This is a continuation of the series on Light Reading successes and failures:

My Spanish I students love Zoo Books.  I bought a set of Zoo Books ( in Spanish years ago for the students in my beginning Spanish classes.  This was the soft cover set of 60 or so “books”–they actually look more like magazines than books.  This set was advertised as written for ages 6-12 and there are lots of full color illustrations and short articles in each edition.  They are entirely written in Spanish–no translations and no glossing.

Some factors that have helped to steer my students towards Zoo Books are:  1) I like to read about animals so my enthusiasm trickles down to them, 2) I read these to myself in front of students for my own pleasure occasionally during free reading time, 3) They are displayed prominently in the classroom, 4) I hold up copies and talk about them, highlighting cool stuff in different editions every so often, 5) Students can take more than one Zoo Book for reading time in case they don’t connect with the first one or two–that way they aren’t hopping up and down distracting others during SSR.

What amazes me is that students are actually learning content in Spanish from this reading material even though they are just in level one and obviously reading above their supposed level.  The pictures, students’ own prior knowledge and cognates as well as the brevity and the predictability of the articles all contribute to comprehension.  Here are some recent comments from Spanish I students about Zoo Books they read last week:

“I love reading the Zoobooks because I love animals.  I read new ones and learn something different every time.  They also have bright, vivid pictures.  New words:  insectos, canguros, nocturnos, camelidos, cervidos.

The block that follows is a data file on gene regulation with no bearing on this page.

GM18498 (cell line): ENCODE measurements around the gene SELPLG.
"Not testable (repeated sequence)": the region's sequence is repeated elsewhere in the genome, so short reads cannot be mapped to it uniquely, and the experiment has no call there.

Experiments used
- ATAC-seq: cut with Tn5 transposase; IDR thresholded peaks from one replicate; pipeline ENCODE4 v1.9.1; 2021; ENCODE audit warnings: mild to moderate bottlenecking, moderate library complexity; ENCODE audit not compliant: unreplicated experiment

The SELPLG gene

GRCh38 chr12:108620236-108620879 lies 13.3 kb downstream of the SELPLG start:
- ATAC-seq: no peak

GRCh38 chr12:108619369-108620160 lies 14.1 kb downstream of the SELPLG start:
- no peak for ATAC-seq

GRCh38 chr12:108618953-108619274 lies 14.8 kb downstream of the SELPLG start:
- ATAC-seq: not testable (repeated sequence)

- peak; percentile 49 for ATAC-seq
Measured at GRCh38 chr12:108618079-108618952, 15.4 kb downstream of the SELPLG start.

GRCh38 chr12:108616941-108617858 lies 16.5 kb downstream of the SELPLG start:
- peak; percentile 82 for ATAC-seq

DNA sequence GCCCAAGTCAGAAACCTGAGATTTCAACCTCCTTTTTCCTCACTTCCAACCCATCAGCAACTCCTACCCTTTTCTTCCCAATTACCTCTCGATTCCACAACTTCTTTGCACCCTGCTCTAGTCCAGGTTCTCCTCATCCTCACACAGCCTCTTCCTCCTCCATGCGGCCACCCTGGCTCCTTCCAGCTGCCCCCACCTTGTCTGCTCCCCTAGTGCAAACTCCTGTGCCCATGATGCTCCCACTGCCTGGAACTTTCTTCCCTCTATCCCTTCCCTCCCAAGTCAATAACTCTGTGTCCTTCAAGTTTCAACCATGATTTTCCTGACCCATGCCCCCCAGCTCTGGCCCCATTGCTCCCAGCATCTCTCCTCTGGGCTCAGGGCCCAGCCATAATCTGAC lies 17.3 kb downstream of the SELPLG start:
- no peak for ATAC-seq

“I read about turtles and owls.  Turtles are predators to many small animals.  I didn’t know that.  Owl’s eyes don’t move, so their heads can move all the way around.  New words:  tortuga, tortugas marinas, lechuzas, concha, gigante.

“In the books I read, I learned that crocodiles have been know to kill lions as well as their own young.  Once their babies reach a certain age, they an no longer live in the same area as their mother because she will eat them.  I also learned that zebras come in different varieties.  I didn’t know that.”

“I read about Serpientes.  There are many kinds of snakes; over 2700 species.  They live in all continents except for Antarctica.  Some are deadly and some are harmless.”

“I learned that cocodrilos open their eggs with their noses.  I also learned stomach is estómago.  I learned that sharks have 32 or 33 vertebrae.”

“I learned that moose will feed on shallow floors of a pond for fresh vegetation.  I also learned that seals have different noses based off of their habitat.  Some noses are open and others closed to a point for diving in deep waters and sleeping in them as well.  Words:  sur= south, norte = north, futuro = future, cetaceos = whales.” (My comment here:  I bet most kids don’t know the word cetaceans in English!)

“I read fauna australiana, los hipopotamos, and los insectos.  These books were very interesting.  I enjoyed reading them.  They had lots of information and many cool pictures.  Words = hipopotamo, osos, insectos, canguro, cosas.

Spanish I students reading steadily in Spanish for 15 minutes, interested and learning as they go.  Self-selected, interest-driven reading that supports other content areas too.  I’ll take it.

Materials Preservation Tip:

I bought a set of 60 soft cover Zoo Books in Spanish years ago and they have all lasted because I taped the spine and the corners of the cover of each one with thick, clear plastic tape.  Without the tape, they would have fallen apart by now.